To revise, amend and propose legislation to codify clear and unambiguous definitions of the terms “provenance,” “cultural significance,” “national importance,” and other such discretionary terms.
To educate and inform both government officials and the public of the significant philanthropic benefits of the long-standing legal art trade, including the protection, preservation, exhibition and study of ancient works of art.
To mentor and offer advice and service to the United States Government in its efforts to assist foreign nations in developing effective methods to prevent the destruction and loss of cultural property.
To recognize the misconstrued meaning of the term “provenance.” To replace such term, in legal context, with the IRS preferred term of “record keeping,” as it relates to the possession, sale, trade and transfer of cultural property.
To establish a consistent workable standard by which dealers, collectors, and museums can establish clear legal title to their collections and have this acknowledged in perpetuity by the international community.
To support the preservation and protection of cultural property around the globe. We also strongly support any effort by source countries to digitize and make publicly available, inventories and archives of all such objects known to exist within their modern day boundaries.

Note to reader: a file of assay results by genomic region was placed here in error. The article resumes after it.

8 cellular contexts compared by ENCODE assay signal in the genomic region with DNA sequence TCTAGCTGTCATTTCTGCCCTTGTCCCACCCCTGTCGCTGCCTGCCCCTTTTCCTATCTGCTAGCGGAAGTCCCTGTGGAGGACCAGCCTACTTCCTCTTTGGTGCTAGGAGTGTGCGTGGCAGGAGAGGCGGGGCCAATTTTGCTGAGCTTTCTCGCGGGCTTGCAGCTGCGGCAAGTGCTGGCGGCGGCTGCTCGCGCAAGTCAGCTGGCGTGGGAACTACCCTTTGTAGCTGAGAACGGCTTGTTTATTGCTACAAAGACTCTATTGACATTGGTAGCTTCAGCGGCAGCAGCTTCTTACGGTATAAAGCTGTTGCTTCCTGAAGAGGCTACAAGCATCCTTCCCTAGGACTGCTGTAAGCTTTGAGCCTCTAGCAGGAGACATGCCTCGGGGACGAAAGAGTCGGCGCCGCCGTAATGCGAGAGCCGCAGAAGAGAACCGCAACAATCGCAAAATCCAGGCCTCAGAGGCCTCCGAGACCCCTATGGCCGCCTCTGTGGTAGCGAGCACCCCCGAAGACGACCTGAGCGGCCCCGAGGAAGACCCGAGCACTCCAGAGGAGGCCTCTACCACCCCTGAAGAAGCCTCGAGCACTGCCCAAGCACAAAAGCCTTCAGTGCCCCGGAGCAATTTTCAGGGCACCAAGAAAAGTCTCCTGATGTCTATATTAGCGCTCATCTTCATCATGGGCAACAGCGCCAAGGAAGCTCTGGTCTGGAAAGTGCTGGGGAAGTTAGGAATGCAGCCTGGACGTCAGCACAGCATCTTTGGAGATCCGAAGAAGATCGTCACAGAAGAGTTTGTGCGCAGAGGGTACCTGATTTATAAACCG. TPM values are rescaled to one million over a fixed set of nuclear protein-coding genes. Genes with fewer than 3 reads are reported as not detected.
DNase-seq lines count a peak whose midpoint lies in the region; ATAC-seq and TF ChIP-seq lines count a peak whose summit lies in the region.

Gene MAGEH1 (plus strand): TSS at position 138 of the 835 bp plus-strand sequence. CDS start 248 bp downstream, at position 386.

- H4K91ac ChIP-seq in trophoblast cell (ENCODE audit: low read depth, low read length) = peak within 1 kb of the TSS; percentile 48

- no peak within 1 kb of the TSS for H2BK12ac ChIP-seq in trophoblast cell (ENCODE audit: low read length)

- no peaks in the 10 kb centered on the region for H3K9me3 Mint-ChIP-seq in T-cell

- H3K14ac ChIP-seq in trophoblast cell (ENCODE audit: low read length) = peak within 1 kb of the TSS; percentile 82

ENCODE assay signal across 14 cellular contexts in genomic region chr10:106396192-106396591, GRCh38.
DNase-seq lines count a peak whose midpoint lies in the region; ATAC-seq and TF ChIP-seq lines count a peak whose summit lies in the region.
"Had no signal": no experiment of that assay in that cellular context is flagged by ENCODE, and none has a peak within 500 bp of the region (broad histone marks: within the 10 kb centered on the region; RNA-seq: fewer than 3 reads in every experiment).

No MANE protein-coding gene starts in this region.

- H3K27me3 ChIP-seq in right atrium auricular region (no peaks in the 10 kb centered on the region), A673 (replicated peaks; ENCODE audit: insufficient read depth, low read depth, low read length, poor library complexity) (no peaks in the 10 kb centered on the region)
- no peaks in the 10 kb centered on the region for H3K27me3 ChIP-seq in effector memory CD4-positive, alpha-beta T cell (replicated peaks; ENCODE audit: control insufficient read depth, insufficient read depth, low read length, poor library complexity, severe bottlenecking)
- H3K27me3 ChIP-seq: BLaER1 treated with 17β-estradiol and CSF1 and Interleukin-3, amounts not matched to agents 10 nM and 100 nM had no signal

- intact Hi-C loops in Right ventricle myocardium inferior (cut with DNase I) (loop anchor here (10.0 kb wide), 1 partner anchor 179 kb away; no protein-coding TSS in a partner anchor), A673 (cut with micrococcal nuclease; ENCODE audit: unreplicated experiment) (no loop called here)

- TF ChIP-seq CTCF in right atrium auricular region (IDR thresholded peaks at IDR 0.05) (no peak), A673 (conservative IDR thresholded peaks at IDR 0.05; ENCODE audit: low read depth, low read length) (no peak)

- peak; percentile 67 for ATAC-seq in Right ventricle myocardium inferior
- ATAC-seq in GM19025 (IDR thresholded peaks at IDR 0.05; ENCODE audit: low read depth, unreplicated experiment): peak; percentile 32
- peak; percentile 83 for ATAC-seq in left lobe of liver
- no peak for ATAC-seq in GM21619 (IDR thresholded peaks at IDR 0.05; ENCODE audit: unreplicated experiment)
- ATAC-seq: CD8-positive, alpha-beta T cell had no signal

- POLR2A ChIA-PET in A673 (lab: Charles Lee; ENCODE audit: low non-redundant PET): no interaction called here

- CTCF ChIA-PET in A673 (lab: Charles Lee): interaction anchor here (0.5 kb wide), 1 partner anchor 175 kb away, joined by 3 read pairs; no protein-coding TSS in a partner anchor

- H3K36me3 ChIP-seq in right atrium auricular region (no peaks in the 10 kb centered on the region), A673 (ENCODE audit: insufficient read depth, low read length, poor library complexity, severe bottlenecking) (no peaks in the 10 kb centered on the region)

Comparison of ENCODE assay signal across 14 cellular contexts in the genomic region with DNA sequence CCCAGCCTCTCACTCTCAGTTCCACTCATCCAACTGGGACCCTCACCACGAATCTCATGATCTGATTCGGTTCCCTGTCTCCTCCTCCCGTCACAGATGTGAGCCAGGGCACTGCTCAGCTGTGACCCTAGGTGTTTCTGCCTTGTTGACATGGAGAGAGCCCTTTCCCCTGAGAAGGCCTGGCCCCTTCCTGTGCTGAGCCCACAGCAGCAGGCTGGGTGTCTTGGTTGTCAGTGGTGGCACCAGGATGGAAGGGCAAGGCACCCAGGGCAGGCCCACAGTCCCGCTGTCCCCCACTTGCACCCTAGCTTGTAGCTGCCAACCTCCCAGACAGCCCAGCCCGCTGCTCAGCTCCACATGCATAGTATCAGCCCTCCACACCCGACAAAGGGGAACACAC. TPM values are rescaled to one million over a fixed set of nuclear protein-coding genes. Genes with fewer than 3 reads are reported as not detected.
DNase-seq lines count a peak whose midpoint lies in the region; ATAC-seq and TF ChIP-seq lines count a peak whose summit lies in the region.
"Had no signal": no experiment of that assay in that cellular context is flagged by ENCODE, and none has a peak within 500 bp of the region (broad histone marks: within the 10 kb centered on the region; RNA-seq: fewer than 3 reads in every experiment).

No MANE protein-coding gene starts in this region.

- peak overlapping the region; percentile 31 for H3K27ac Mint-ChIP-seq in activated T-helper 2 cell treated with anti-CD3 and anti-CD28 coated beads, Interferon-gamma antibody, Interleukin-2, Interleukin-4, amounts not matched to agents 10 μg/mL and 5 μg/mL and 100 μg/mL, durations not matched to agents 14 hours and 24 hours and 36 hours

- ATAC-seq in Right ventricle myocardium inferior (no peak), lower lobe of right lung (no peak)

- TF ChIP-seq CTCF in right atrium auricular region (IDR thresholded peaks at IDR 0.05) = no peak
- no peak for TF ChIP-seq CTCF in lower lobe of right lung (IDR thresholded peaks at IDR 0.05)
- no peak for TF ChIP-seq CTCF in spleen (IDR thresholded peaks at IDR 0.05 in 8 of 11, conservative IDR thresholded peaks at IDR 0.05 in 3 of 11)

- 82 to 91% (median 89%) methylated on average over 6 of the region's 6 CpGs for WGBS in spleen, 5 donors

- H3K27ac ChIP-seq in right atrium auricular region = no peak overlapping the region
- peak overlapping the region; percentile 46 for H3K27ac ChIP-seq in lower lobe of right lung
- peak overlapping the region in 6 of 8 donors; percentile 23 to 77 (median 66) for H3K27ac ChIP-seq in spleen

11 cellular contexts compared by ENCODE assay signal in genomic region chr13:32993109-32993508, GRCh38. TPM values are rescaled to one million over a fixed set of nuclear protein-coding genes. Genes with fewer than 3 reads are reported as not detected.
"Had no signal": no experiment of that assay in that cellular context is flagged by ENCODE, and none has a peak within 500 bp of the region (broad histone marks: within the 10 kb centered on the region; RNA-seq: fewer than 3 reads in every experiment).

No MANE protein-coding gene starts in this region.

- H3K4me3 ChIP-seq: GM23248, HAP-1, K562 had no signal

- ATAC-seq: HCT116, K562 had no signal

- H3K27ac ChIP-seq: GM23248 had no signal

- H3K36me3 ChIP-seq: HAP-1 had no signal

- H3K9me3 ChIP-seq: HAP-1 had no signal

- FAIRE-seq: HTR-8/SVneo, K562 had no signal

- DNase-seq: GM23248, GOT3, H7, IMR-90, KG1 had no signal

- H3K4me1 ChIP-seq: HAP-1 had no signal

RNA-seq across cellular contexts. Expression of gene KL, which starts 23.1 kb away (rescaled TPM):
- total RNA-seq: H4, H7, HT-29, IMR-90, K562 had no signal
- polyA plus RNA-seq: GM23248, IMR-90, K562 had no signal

Further in they have an object-centred section called 'Background' and 'The Current situation'. Perhaps I'll discuss those later (they present rather a warped picture), suffice just to give this sample:
Moving forward, the ACPCP, seeks a voice in the debate over the preservation of cultural property. We would be happy to provide expert opinions from academics, appraisers, lawyers, and law enforcement officials based on facts on the ancient art trade to the press and to lawmakers, before more outlandish allegations lead to further unnecessary legislation threatening the cultural institution which is the art trade.  

One of our esteemed spokesmen, James McAndrew, retired U.S. Department of Homeland Security (DHS) agent, founder and former head of their International Art and Antiquity Theft Investigations Program, has been very active in combating the rising tide of misinformation regarding the scale of the illicit trade and the lack of evidence tying the legitimate antiquities trade to the deliberate destruction of cultural property in the Middle East today.